Protexia is a recombinant pegylated version of human butyrylcholinesterase.

PharmAthene reports that the Consolidated Security, Disaster Assistance, and Continuing Appropriations Act, 2009, which includes the 2009 appropriations for the DoD, includes $1.6 million to support ongoing development of the firm’s broad-spectrum chemical nerve agent countermeasure, Protexia®.

Protexia is a recombinant pegylated version of human butyrylcholinesterase (BChE). It is being developed as a pre-exposure prophylactic and postexposure therapy for military and civilian victims of nerve agent attacks.

“We have obtained promising data in animal models that demonstrate the effectiveness of nonpegylated rBChE in preventing toxicity and death from exposure to a broad spectrum of chemical nerve agents,” states John Troyer, senior program director for protexia. “Last week, at the Public Health Emergency Medical Countermeasures Enterprise Stakeholder’s Workshop, we presented new preliminary findings which suggest that nonpegylated rBChE may also have efficacy as a therapeutic against nerve agent exposure. We’re very encouraged by these data and expect to shortly begin a Phase I study of Protexia to evaluate its safety in humans.”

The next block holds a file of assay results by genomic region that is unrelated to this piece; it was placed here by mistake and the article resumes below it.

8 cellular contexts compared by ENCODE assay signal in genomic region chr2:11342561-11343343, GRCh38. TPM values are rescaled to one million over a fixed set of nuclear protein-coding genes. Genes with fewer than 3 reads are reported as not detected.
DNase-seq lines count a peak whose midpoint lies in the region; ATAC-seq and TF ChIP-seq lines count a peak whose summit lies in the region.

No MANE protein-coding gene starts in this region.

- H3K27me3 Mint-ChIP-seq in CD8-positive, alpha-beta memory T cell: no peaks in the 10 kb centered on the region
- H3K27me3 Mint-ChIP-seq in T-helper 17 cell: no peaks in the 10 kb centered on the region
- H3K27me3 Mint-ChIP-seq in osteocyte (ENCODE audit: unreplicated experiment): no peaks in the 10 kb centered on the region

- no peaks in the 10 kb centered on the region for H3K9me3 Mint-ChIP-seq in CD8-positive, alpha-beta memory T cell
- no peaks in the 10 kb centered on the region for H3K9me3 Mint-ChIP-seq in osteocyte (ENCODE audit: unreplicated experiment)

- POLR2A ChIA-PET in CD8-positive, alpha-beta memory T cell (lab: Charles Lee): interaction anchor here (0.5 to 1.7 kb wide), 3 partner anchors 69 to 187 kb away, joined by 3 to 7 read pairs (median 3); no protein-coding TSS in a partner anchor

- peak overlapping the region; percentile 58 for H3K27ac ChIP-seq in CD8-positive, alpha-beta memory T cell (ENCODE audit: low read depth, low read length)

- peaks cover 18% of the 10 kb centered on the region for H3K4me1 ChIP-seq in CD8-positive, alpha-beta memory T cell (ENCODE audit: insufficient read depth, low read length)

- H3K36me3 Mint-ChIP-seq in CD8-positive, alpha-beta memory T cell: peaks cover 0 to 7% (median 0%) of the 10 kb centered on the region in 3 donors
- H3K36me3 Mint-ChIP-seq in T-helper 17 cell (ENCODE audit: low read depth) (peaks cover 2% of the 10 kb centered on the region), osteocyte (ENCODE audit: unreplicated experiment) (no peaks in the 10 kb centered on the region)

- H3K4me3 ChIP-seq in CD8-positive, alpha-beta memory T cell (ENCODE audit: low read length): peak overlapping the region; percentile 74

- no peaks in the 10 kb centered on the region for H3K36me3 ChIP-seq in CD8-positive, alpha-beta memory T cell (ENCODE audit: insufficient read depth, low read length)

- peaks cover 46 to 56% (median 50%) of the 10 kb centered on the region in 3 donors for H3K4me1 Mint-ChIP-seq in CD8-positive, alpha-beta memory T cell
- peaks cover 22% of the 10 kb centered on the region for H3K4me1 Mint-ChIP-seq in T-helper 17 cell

“The appropriations funding announced today is in addition to a previously announced multiyear contract from the Department of Defense U.S. Army Space and Missile Command for advanced development of Protexia,” says David P. Wright, president and CEO. This contract was valued at $213 million when it was issued in September 2006 provided that certain milestones are achieved and all contract options and extensions are exercised by the government.

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